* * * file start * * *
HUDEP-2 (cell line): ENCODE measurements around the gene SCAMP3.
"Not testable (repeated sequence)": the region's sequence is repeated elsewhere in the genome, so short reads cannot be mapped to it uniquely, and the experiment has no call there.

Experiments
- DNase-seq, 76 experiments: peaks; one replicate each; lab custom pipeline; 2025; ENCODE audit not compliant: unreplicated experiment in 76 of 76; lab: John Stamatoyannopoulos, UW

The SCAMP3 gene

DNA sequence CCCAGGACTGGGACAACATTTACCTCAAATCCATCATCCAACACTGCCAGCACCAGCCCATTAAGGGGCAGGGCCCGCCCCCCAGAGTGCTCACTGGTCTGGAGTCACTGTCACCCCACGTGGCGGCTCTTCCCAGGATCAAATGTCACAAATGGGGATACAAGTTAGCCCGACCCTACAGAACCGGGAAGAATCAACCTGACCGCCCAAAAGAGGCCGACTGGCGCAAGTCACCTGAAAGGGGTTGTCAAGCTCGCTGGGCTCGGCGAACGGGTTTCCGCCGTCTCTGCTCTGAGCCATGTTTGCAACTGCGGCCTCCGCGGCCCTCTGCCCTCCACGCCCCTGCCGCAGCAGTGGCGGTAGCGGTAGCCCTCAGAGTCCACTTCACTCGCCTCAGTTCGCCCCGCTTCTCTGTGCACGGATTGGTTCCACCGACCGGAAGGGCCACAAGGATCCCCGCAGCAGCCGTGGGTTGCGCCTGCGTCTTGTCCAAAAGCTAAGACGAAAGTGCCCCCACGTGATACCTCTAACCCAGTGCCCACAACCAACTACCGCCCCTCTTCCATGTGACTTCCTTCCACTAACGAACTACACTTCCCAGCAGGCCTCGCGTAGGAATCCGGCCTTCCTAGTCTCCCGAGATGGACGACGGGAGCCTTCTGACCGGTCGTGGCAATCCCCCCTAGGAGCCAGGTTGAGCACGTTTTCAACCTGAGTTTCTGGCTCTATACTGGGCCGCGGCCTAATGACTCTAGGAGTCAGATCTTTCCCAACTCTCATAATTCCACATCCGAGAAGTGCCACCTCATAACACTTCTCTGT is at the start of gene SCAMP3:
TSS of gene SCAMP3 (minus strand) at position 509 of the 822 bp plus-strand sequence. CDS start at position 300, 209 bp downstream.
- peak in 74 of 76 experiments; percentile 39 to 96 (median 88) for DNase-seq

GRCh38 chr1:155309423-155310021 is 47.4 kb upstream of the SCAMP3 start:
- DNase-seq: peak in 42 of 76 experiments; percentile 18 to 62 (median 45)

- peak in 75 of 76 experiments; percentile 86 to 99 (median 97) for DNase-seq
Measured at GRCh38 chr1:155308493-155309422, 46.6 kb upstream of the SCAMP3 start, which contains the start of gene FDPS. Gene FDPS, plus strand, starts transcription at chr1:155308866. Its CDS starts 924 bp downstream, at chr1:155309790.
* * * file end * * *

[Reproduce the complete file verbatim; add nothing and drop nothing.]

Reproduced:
HUDEP-2 (cell line): ENCODE measurements around the gene SCAMP3.
"Not testable (repeated sequence)": the region's sequence is repeated elsewhere in the genome, so short reads cannot be mapped to it uniquely, and the experiment has no call there.

Experiments
- DNase-seq, 76 experiments: peaks; one replicate each; lab custom pipeline; 2025; ENCODE audit not compliant: unreplicated experiment in 76 of 76; lab: John Stamatoyannopoulos, UW

The SCAMP3 gene

DNA sequence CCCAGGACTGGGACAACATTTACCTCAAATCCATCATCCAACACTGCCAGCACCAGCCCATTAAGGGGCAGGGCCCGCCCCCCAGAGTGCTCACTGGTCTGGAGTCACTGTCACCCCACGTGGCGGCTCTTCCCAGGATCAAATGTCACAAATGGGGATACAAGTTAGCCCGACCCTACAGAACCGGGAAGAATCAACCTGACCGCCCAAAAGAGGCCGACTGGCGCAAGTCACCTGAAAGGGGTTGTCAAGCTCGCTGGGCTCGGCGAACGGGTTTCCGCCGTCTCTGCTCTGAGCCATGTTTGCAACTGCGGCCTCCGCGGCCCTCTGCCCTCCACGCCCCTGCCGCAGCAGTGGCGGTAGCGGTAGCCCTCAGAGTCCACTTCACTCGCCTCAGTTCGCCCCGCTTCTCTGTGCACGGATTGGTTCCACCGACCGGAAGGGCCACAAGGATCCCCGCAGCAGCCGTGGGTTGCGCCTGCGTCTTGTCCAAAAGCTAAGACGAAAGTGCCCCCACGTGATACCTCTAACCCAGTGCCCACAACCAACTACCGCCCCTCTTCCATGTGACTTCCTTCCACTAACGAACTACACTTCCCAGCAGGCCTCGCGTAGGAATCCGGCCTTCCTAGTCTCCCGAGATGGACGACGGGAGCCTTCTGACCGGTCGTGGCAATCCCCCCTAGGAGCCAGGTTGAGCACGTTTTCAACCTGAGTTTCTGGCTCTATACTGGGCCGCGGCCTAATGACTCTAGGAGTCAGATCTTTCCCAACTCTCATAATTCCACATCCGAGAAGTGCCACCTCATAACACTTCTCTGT is at the start of gene SCAMP3:
TSS of gene SCAMP3 (minus strand) at position 509 of the 822 bp plus-strand sequence. CDS start at position 300, 209 bp downstream.
- peak in 74 of 76 experiments; percentile 39 to 96 (median 88) for DNase-seq

GRCh38 chr1:155309423-155310021 is 47.4 kb upstream of the SCAMP3 start:
- DNase-seq: peak in 42 of 76 experiments; percentile 18 to 62 (median 45)

- peak in 75 of 76 experiments; percentile 86 to 99 (median 97) for DNase-seq
Measured at GRCh38 chr1:155308493-155309422, 46.6 kb upstream of the SCAMP3 start, which contains the start of gene FDPS. Gene FDPS, plus strand, starts transcription at chr1:155308866. Its CDS starts 924 bp downstream, at chr1:155309790.